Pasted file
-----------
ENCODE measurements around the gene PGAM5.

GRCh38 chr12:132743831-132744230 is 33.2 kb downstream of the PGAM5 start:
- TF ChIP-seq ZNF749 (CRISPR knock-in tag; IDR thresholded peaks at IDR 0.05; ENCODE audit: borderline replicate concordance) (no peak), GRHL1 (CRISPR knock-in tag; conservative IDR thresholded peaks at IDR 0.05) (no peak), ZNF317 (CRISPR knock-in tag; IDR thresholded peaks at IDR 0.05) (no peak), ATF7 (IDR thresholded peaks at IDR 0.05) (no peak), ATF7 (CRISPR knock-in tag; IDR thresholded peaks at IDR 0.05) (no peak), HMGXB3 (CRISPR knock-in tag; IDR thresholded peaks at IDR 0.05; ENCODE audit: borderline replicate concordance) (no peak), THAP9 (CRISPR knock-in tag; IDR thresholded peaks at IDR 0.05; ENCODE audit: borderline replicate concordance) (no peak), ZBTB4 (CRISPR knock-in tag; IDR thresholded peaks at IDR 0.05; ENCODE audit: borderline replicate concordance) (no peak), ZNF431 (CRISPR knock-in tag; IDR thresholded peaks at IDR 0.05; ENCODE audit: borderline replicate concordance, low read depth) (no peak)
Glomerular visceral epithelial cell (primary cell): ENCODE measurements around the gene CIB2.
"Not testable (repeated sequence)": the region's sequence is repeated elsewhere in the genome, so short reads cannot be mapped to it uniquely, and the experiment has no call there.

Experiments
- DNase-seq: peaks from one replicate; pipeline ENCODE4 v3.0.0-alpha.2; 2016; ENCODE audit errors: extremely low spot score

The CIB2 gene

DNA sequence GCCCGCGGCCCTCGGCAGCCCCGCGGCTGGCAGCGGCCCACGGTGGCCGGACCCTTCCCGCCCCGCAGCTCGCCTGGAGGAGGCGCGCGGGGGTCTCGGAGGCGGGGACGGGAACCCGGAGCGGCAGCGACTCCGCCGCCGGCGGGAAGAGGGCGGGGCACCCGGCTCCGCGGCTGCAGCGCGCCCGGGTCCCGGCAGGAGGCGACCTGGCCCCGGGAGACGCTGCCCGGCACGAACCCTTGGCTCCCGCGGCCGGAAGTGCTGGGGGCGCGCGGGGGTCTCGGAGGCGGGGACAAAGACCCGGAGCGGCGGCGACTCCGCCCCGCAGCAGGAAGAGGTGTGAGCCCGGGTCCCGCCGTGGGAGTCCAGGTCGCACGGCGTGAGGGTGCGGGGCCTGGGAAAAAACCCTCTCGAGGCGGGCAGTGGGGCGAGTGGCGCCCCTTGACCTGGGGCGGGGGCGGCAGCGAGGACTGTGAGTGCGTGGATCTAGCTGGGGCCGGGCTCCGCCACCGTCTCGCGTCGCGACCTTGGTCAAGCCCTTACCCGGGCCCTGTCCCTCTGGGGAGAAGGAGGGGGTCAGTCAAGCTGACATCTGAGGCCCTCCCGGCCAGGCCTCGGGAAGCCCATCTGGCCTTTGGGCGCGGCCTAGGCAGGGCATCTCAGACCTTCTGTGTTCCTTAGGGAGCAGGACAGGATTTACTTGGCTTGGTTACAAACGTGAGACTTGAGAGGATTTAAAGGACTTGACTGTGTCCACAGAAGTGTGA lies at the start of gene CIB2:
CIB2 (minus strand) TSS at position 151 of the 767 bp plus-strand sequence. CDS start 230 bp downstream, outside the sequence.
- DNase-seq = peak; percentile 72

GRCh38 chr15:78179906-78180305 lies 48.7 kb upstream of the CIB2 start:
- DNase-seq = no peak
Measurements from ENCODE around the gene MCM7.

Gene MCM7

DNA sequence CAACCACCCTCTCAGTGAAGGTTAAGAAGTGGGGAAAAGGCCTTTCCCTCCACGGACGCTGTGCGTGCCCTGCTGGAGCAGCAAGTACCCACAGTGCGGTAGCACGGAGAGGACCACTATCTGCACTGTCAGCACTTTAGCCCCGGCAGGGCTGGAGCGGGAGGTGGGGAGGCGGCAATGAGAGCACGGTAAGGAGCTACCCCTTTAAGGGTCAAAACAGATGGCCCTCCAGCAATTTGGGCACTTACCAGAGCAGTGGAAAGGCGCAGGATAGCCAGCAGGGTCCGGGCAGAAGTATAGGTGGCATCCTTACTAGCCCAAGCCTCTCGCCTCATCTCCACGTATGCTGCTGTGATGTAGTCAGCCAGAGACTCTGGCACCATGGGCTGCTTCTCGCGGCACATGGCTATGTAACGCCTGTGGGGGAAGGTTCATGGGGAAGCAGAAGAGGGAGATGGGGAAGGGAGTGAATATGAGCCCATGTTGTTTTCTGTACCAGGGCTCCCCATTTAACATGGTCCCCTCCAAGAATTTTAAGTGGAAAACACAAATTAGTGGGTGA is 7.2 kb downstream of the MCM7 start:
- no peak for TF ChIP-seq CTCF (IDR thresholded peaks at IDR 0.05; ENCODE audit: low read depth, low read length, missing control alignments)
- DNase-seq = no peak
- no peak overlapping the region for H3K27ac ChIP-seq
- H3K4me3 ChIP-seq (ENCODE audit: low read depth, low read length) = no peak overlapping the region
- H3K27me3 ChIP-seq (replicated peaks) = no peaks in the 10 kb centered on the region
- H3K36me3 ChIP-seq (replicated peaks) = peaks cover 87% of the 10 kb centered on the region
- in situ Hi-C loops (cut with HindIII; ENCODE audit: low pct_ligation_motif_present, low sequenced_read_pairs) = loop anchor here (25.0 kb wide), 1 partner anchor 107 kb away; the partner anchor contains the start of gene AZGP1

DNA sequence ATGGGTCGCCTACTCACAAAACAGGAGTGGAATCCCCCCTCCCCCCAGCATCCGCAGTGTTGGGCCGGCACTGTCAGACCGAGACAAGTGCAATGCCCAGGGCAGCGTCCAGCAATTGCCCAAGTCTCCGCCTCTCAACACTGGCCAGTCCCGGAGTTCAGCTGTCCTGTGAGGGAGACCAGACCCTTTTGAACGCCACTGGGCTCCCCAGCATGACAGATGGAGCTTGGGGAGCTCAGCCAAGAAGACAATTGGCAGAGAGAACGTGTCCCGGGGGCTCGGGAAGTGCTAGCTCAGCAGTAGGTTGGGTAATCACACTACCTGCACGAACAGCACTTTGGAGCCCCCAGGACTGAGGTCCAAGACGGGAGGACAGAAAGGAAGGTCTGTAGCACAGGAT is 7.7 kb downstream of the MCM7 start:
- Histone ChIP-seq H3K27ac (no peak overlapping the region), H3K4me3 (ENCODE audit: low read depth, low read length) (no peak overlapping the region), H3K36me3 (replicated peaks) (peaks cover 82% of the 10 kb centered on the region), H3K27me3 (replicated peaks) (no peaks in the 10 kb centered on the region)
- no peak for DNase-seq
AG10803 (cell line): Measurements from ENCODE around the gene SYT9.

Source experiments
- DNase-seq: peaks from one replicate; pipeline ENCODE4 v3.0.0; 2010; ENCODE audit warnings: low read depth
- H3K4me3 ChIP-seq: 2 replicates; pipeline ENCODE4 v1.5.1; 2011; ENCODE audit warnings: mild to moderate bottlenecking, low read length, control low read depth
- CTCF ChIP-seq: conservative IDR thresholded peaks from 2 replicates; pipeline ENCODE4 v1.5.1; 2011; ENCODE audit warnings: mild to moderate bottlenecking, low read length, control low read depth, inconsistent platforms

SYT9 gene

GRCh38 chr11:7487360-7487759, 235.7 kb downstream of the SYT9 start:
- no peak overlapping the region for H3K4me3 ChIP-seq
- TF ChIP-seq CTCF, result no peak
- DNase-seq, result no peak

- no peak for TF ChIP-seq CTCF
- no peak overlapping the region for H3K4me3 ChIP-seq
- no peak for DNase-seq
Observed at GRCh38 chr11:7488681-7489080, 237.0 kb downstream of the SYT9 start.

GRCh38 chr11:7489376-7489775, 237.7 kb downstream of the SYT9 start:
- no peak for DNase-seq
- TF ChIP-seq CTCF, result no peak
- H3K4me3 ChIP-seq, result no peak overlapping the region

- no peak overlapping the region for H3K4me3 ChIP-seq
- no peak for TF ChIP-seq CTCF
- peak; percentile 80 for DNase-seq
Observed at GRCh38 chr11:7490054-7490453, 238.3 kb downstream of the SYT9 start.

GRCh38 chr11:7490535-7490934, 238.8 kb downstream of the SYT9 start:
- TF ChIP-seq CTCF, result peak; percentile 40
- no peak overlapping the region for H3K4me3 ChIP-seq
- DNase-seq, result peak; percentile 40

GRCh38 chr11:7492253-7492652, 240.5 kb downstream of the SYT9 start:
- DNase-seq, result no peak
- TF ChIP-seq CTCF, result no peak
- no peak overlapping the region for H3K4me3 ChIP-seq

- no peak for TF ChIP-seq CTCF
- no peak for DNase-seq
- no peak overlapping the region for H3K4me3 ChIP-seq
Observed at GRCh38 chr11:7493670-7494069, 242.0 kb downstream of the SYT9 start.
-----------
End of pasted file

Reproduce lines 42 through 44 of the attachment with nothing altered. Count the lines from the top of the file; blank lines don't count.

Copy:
- no peak for DNase-seq
- TF ChIP-seq CTCF, result no peak
- H3K4me3 ChIP-seq, result no peak overlapping the region